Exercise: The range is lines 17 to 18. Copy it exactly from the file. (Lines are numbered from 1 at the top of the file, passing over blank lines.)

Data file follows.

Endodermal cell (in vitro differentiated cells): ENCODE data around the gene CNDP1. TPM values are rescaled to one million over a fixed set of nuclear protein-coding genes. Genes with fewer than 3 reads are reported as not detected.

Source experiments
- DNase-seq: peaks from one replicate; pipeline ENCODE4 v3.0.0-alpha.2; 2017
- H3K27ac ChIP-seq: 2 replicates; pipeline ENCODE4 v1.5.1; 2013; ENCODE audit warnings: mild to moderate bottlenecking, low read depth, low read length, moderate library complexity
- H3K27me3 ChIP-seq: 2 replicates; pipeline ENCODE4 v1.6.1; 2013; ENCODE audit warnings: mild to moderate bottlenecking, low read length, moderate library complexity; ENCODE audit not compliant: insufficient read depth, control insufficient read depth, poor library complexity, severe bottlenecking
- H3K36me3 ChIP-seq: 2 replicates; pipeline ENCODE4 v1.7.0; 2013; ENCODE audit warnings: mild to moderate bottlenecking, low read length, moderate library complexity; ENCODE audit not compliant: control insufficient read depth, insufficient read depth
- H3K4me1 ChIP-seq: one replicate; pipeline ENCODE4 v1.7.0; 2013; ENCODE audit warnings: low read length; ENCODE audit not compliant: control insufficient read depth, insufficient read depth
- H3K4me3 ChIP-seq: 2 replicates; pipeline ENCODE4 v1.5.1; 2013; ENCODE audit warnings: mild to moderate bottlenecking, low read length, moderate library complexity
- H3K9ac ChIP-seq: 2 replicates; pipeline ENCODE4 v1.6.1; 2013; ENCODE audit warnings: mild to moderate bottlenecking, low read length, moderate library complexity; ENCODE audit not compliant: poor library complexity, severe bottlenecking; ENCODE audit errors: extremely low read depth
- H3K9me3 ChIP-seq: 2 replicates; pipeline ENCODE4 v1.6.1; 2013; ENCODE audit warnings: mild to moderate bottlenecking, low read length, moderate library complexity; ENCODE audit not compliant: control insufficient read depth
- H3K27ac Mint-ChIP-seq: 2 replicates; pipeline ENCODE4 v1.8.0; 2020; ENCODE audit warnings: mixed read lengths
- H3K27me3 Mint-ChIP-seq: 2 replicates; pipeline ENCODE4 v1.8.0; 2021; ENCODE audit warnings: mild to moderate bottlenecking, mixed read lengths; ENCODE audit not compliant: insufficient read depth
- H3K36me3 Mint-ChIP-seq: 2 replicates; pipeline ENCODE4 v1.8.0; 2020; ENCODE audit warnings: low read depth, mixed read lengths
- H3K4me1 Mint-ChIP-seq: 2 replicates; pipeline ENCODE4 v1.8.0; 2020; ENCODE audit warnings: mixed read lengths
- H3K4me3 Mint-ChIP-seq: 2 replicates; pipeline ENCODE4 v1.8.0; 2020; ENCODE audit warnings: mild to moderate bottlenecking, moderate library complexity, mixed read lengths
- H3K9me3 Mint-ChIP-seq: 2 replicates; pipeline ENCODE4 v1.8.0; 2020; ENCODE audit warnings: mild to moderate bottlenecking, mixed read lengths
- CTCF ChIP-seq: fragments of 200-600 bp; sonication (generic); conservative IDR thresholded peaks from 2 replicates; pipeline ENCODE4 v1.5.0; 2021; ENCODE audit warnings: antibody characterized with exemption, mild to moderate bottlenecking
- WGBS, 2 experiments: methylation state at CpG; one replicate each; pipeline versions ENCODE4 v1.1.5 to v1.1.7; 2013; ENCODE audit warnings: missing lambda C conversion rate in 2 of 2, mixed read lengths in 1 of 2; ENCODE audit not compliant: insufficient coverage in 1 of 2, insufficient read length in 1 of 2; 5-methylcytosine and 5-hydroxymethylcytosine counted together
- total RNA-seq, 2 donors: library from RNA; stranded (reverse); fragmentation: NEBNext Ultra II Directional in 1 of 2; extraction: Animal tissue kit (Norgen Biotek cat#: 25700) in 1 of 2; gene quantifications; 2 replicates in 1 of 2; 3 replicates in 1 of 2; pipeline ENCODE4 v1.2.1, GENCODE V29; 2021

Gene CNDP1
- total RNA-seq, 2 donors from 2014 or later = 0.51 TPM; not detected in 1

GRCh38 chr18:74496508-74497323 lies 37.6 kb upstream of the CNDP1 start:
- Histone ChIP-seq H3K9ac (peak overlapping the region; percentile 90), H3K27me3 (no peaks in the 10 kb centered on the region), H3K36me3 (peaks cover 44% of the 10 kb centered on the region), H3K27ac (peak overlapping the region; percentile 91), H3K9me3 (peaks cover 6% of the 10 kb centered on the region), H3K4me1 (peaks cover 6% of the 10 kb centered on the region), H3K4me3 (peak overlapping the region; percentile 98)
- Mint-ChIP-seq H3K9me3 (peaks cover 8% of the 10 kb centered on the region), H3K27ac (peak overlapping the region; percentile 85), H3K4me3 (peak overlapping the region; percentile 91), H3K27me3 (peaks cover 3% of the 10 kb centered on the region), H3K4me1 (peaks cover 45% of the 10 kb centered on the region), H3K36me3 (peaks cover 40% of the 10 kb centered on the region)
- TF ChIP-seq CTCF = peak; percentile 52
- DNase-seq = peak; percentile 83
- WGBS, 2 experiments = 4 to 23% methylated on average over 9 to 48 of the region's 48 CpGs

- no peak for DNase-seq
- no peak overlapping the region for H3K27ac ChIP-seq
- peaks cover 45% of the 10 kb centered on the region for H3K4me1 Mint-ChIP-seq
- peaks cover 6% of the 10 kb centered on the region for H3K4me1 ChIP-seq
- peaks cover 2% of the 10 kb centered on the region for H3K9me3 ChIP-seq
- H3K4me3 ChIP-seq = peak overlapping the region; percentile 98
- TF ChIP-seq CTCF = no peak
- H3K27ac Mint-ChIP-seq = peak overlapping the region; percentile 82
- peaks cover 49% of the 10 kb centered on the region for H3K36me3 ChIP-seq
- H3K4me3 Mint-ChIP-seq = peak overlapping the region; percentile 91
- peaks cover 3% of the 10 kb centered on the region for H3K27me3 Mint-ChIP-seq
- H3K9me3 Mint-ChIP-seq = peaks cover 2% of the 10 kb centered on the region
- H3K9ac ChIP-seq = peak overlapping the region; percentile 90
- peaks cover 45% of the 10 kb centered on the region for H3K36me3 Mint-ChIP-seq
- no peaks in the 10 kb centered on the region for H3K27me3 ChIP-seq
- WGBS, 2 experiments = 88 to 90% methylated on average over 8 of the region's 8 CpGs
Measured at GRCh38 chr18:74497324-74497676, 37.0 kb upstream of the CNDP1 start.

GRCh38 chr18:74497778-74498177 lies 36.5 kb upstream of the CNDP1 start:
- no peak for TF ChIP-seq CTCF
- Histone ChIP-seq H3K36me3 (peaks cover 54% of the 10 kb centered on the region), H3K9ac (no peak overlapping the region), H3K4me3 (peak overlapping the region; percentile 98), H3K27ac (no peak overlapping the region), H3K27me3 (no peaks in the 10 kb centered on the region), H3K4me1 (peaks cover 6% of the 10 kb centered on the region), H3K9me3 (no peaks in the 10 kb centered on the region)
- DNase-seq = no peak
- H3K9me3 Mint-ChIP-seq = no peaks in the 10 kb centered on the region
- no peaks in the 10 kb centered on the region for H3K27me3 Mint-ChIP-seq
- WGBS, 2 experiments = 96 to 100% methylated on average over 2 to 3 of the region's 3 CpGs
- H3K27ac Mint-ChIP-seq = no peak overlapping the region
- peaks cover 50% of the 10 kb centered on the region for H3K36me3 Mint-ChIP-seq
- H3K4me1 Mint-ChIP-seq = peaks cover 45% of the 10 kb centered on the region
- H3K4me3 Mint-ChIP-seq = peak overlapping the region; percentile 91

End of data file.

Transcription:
- CTCF ChIP-seq: fragments of 200-600 bp; sonication (generic); conservative IDR thresholded peaks from 2 replicates; pipeline ENCODE4 v1.5.0; 2021; ENCODE audit warnings: antibody characterized with exemption, mild to moderate bottlenecking
- WGBS, 2 experiments: methylation state at CpG; one replicate each; pipeline versions ENCODE4 v1.1.5 to v1.1.7; 2013; ENCODE audit warnings: missing lambda C conversion rate in 2 of 2, mixed read lengths in 1 of 2; ENCODE audit not compliant: insufficient coverage in 1 of 2, insufficient read length in 1 of 2; 5-methylcytosine and 5-hydroxymethylcytosine counted together